“There was a growing demand for yoga products and we saw this from our sales. Thirty to forty percent of our sales are to newcomers,” she told L’Orient Today. “This tells us people are still coming to the industry.”
Despite humble origins rooted in asceticism, yoga has become a global multibillion-dollar industry, which carries a dose of irony.
An average class in Beirut today costs $10 — far beyond the means of most Lebanese living on the margins.
Like all sectors of the “health and wellness industry,” yoga operates as a business and is packaged as such. Aside from the many free online resources, there are initiatives in Lebanon working to make the benefits of yoga accessible to all.
Among them is Boutros’ Koun.
“It's like this [inaccessible] not just in Lebanon but all over the world,” says Boutros, “At the end of the day, even teachers have to pay a lot for their studies.
“Even therapy is expensive. Everything in life is, and yoga is one of them,” she adds. “The best thing about yoga is that once you learn, it stays with you for a lifetime. You don’t need a facilitator for a long period. You can integrate it into your life.”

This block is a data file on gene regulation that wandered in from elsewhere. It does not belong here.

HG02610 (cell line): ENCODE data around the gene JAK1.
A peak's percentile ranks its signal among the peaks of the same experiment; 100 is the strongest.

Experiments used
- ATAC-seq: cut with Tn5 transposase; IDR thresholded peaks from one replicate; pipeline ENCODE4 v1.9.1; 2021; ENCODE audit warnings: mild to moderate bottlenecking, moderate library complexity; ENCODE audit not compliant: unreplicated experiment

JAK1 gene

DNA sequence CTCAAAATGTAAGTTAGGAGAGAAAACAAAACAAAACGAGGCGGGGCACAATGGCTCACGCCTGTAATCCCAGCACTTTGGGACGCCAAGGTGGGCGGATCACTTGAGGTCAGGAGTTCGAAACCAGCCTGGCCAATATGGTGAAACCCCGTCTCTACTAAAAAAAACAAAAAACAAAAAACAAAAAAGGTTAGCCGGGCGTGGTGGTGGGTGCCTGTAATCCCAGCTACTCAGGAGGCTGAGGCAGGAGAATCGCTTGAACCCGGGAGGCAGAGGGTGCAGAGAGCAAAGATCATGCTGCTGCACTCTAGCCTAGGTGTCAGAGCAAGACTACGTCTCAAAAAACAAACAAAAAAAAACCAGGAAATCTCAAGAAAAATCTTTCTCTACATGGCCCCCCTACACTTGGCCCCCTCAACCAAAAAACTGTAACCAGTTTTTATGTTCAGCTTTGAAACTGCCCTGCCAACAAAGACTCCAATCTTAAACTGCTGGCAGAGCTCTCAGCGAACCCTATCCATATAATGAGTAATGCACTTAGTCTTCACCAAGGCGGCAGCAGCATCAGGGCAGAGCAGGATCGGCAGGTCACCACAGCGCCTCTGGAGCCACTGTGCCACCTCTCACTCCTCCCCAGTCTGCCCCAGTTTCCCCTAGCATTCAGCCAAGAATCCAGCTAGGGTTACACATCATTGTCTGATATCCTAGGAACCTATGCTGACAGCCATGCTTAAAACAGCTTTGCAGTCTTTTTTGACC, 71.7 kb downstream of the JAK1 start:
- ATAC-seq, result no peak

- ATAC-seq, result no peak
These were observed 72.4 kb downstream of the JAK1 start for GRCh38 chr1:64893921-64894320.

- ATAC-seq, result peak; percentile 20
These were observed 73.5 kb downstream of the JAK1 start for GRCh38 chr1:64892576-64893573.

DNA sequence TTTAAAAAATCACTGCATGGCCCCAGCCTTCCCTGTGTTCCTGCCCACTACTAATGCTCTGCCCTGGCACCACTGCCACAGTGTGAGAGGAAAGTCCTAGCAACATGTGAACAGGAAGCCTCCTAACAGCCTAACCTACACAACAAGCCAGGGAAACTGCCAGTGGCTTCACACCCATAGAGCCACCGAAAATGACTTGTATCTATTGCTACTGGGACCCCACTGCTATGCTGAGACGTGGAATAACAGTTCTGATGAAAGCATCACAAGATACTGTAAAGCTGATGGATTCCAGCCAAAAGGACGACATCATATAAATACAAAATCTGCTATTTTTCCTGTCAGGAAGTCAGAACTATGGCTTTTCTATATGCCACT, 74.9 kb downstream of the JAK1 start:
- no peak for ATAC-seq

“Yoga is really popular today in Lebanon, but this doesn’t come without challenges,” Okeili recalled. The challenges, she explained, are like those facing businesses in Lebanon. “There have been a lot of ups and downs with lockdown, losing all the money in the bank in Lebanon. We had to reinvest, rebuilding our space that got completely destroyed after the explosion.”
Ghanem had to close the Beirut Yoga Center branch he opened in Hazmieh days after the 2019 COVID lockdown.
In its many forms and variations, yoga is an effective tool to pacify the tidal waves of anxiety and unease that arise in times of crisis.
“Everybody comes to yoga for a different reason and no matter what it is, it’s always a good reason,” said Siblini. “Some people come with injuries and you tell them, yes, it’s good for you. Some people come with depression, you tell them yes it’s good for you.
Some people have a lot of stress. You tell them, yes it helps.”
Perhaps yoga has gained popularity in recent years because it is meeting the need for relief.
“When you live in this region where there is financial crisis and political unrest, you’re always worried about what will happen tomorrow,” said Malek. “Where will I be next month? Will I have savings? Will it be worse? Will it be better? So being in the present moment actually helps you to reduce that anxiety.”
Siblini echoed this sentiment. “After the crisis in Lebanon and the explosion, we’re all out of balance,” she reflected.”One of the main benefits is that [yoga] helps restore that inner balance.”
Today, the walls that once enclosed the Sivananda center reverberate the chatter that spills from Gemmayze’s sidewalk pubs and cafes, along with the language lessons of the Levantine Institute, which now occupies its place.
Najjar will not reopen his center.
“I think I’m done with that part of my life,” he said. “There are others that are very competent and teaching, running yoga centers. It’s their turn.”